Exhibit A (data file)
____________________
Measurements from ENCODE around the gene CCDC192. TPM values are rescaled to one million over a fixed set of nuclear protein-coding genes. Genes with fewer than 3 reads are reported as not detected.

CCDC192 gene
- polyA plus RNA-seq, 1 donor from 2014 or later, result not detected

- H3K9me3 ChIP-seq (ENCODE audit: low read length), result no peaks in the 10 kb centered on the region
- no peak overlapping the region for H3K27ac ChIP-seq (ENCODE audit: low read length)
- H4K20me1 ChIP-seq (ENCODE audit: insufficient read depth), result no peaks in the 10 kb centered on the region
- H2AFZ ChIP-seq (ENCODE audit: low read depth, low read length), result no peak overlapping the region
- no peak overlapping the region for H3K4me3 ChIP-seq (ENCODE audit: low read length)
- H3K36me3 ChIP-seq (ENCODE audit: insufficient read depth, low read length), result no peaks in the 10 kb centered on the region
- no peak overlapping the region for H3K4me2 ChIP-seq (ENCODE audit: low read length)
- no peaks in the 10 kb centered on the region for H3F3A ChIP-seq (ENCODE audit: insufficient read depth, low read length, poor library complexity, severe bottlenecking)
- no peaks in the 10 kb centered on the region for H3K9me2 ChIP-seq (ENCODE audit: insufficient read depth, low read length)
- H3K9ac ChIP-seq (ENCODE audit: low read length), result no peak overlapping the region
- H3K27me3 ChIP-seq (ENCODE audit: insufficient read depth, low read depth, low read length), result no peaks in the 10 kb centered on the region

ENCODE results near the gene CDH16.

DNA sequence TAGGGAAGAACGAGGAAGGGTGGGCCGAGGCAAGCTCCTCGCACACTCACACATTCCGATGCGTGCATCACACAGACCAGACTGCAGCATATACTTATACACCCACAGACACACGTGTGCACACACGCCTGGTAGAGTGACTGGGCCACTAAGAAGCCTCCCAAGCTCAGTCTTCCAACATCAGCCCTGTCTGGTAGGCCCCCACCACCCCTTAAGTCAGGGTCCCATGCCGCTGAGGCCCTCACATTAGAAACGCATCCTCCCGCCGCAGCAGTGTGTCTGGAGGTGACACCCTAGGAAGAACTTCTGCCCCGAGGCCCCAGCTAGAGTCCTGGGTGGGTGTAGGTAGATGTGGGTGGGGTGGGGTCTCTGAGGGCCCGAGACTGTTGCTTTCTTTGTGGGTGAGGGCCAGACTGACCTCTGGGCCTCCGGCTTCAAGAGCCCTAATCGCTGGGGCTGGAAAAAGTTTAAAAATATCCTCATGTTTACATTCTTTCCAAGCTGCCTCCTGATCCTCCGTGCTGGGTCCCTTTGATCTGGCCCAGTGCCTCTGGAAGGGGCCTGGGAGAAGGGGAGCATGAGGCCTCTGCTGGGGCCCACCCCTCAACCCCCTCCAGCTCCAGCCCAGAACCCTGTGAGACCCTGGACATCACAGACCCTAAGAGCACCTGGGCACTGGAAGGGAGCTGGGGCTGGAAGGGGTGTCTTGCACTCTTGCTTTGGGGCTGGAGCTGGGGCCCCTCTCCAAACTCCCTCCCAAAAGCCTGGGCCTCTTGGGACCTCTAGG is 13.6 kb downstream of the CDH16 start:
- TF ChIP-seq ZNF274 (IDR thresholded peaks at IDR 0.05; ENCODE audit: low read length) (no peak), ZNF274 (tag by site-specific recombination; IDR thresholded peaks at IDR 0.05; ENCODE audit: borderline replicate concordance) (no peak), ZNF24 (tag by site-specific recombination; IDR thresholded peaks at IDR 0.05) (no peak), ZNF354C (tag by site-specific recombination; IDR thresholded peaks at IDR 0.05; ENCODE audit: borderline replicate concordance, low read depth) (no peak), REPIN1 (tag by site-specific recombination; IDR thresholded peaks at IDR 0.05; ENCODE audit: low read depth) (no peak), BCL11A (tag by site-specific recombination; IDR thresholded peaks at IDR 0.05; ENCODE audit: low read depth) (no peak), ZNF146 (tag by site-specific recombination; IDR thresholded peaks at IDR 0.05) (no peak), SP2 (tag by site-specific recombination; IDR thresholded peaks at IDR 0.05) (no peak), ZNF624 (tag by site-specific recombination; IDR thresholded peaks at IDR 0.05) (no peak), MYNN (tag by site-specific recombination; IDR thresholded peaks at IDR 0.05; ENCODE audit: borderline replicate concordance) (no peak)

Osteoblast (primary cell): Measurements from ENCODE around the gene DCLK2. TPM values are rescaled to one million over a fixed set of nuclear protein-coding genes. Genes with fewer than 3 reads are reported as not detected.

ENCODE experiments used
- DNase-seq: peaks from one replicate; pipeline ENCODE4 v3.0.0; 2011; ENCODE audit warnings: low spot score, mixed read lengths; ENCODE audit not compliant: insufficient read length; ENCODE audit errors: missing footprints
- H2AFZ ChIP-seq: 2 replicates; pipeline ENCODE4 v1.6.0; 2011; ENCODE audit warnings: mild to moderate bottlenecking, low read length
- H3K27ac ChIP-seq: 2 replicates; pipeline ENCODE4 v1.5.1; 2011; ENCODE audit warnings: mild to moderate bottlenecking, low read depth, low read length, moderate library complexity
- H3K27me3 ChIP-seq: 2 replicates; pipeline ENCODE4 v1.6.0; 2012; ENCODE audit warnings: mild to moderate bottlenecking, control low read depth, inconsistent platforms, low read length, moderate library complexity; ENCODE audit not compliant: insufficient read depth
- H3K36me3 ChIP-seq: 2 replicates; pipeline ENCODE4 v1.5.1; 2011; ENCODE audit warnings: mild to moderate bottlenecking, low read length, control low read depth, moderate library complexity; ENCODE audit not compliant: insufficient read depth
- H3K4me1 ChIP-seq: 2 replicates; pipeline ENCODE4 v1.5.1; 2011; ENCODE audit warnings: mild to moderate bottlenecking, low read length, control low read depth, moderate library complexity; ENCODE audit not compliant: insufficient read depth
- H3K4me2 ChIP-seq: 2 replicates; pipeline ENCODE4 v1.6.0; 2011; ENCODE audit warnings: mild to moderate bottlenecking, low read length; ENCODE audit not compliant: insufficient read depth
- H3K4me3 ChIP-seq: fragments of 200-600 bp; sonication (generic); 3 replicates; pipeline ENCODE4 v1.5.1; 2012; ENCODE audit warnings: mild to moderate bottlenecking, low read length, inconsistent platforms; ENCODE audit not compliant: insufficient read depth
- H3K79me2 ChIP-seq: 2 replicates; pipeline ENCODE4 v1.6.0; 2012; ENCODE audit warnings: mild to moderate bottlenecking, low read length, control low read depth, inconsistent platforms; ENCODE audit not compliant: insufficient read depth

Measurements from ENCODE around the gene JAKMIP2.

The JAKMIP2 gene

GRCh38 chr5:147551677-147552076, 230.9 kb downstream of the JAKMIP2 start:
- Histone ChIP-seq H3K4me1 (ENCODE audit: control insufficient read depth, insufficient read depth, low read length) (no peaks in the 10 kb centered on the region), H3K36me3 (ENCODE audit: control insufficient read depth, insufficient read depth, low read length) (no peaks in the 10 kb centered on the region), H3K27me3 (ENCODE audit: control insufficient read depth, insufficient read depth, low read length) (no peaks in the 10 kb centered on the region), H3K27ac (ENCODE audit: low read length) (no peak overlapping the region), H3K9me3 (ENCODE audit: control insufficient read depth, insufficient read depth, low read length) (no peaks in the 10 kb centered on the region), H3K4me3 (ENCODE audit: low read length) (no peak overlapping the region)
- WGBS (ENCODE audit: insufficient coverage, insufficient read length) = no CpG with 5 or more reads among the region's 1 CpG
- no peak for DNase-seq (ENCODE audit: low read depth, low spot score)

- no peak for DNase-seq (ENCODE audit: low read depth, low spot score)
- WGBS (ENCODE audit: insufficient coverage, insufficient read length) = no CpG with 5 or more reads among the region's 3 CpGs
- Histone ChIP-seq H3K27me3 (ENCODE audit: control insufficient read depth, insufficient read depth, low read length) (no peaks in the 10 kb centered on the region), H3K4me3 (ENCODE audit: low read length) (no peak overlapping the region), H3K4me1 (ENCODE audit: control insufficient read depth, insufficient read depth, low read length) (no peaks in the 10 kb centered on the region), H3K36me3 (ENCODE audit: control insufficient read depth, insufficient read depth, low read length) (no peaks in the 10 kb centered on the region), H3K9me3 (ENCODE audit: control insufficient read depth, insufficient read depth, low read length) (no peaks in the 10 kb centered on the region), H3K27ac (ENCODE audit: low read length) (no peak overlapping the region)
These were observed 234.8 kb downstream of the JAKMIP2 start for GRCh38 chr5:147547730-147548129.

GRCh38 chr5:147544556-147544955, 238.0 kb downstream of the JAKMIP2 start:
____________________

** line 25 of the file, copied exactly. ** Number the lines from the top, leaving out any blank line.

- H3K4me1 ChIP-seq: 2 replicates; pipeline ENCODE4 v1.5.1; 2011; ENCODE audit warnings: mild to moderate bottlenecking, low read length, control low read depth, moderate library complexity; ENCODE audit not compliant: insufficient read depth